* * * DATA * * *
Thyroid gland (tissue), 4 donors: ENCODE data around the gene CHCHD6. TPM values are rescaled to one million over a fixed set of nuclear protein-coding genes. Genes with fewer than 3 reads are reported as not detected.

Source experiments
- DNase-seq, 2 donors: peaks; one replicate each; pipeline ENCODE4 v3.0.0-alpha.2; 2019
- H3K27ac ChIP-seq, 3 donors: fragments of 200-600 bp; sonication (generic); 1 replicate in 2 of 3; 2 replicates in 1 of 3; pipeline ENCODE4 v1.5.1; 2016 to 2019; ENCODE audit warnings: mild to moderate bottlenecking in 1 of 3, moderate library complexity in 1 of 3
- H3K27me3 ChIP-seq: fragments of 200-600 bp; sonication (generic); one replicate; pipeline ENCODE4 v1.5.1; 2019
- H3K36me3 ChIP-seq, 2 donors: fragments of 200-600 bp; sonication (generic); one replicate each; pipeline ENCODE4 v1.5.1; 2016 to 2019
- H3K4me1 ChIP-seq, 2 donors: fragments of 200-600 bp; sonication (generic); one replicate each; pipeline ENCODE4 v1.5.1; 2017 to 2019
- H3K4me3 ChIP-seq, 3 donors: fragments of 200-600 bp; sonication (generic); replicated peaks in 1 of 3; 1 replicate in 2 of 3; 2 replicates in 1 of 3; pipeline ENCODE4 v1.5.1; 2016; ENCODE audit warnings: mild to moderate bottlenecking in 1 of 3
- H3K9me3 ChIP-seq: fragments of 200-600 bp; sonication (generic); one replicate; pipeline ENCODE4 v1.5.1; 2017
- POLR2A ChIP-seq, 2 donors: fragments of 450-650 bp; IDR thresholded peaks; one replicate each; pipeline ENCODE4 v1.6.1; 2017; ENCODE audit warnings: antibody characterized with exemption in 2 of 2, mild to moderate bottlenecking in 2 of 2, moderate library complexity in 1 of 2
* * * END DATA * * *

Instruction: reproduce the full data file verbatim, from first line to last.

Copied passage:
Thyroid gland (tissue), 4 donors: ENCODE data around the gene CHCHD6. TPM values are rescaled to one million over a fixed set of nuclear protein-coding genes. Genes with fewer than 3 reads are reported as not detected.

Source experiments
- DNase-seq, 2 donors: peaks; one replicate each; pipeline ENCODE4 v3.0.0-alpha.2; 2019
- H3K27ac ChIP-seq, 3 donors: fragments of 200-600 bp; sonication (generic); 1 replicate in 2 of 3; 2 replicates in 1 of 3; pipeline ENCODE4 v1.5.1; 2016 to 2019; ENCODE audit warnings: mild to moderate bottlenecking in 1 of 3, moderate library complexity in 1 of 3
- H3K27me3 ChIP-seq: fragments of 200-600 bp; sonication (generic); one replicate; pipeline ENCODE4 v1.5.1; 2019
- H3K36me3 ChIP-seq, 2 donors: fragments of 200-600 bp; sonication (generic); one replicate each; pipeline ENCODE4 v1.5.1; 2016 to 2019
- H3K4me1 ChIP-seq, 2 donors: fragments of 200-600 bp; sonication (generic); one replicate each; pipeline ENCODE4 v1.5.1; 2017 to 2019
- H3K4me3 ChIP-seq, 3 donors: fragments of 200-600 bp; sonication (generic); replicated peaks in 1 of 3; 1 replicate in 2 of 3; 2 replicates in 1 of 3; pipeline ENCODE4 v1.5.1; 2016; ENCODE audit warnings: mild to moderate bottlenecking in 1 of 3
- H3K9me3 ChIP-seq: fragments of 200-600 bp; sonication (generic); one replicate; pipeline ENCODE4 v1.5.1; 2017
- POLR2A ChIP-seq, 2 donors: fragments of 450-650 bp; IDR thresholded peaks; one replicate each; pipeline ENCODE4 v1.6.1; 2017; ENCODE audit warnings: antibody characterized with exemption in 2 of 2, mild to moderate bottlenecking in 2 of 2, moderate library complexity in 1 of 2